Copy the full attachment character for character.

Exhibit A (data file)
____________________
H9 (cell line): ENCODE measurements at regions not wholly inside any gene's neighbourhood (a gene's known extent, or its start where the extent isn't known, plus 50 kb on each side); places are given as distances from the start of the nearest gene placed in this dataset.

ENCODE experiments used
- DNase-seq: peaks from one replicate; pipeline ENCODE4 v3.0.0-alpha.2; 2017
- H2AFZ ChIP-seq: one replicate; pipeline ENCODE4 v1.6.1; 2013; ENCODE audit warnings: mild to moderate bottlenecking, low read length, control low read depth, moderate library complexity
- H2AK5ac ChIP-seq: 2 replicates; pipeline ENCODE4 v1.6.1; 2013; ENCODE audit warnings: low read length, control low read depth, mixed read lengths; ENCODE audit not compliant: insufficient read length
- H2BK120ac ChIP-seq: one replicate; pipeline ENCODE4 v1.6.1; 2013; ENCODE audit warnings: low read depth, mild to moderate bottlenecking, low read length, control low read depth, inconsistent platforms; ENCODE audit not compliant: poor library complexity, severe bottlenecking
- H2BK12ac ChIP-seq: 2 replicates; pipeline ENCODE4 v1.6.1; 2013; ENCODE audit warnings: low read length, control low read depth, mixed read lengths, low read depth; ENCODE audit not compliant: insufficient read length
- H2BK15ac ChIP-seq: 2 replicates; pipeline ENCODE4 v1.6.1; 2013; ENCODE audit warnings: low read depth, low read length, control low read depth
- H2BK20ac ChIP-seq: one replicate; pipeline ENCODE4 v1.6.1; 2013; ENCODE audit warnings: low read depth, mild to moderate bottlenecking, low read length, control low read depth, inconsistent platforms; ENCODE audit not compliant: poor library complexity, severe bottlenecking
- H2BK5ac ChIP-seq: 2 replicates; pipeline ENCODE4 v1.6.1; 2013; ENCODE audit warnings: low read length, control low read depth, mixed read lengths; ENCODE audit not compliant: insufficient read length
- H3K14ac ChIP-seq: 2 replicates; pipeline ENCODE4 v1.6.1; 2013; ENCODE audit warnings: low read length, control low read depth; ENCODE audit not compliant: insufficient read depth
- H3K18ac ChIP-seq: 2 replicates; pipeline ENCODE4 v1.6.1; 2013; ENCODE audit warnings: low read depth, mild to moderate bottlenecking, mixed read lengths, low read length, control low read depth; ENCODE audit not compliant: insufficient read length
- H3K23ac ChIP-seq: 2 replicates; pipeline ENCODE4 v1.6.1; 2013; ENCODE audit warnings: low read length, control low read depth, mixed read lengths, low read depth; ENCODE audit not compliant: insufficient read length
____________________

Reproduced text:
H9 (cell line): ENCODE measurements at regions not wholly inside any gene's neighbourhood (a gene's known extent, or its start where the extent isn't known, plus 50 kb on each side); places are given as distances from the start of the nearest gene placed in this dataset.

ENCODE experiments used
- DNase-seq: peaks from one replicate; pipeline ENCODE4 v3.0.0-alpha.2; 2017
- H2AFZ ChIP-seq: one replicate; pipeline ENCODE4 v1.6.1; 2013; ENCODE audit warnings: mild to moderate bottlenecking, low read length, control low read depth, moderate library complexity
- H2AK5ac ChIP-seq: 2 replicates; pipeline ENCODE4 v1.6.1; 2013; ENCODE audit warnings: low read length, control low read depth, mixed read lengths; ENCODE audit not compliant: insufficient read length
- H2BK120ac ChIP-seq: one replicate; pipeline ENCODE4 v1.6.1; 2013; ENCODE audit warnings: low read depth, mild to moderate bottlenecking, low read length, control low read depth, inconsistent platforms; ENCODE audit not compliant: poor library complexity, severe bottlenecking
- H2BK12ac ChIP-seq: 2 replicates; pipeline ENCODE4 v1.6.1; 2013; ENCODE audit warnings: low read length, control low read depth, mixed read lengths, low read depth; ENCODE audit not compliant: insufficient read length
- H2BK15ac ChIP-seq: 2 replicates; pipeline ENCODE4 v1.6.1; 2013; ENCODE audit warnings: low read depth, low read length, control low read depth
- H2BK20ac ChIP-seq: one replicate; pipeline ENCODE4 v1.6.1; 2013; ENCODE audit warnings: low read depth, mild to moderate bottlenecking, low read length, control low read depth, inconsistent platforms; ENCODE audit not compliant: poor library complexity, severe bottlenecking
- H2BK5ac ChIP-seq: 2 replicates; pipeline ENCODE4 v1.6.1; 2013; ENCODE audit warnings: low read length, control low read depth, mixed read lengths; ENCODE audit not compliant: insufficient read length
- H3K14ac ChIP-seq: 2 replicates; pipeline ENCODE4 v1.6.1; 2013; ENCODE audit warnings: low read length, control low read depth; ENCODE audit not compliant: insufficient read depth
- H3K18ac ChIP-seq: 2 replicates; pipeline ENCODE4 v1.6.1; 2013; ENCODE audit warnings: low read depth, mild to moderate bottlenecking, mixed read lengths, low read length, control low read depth; ENCODE audit not compliant: insufficient read length
- H3K23ac ChIP-seq: 2 replicates; pipeline ENCODE4 v1.6.1; 2013; ENCODE audit warnings: low read length, control low read depth, mixed read lengths, low read depth; ENCODE audit not compliant: insufficient read length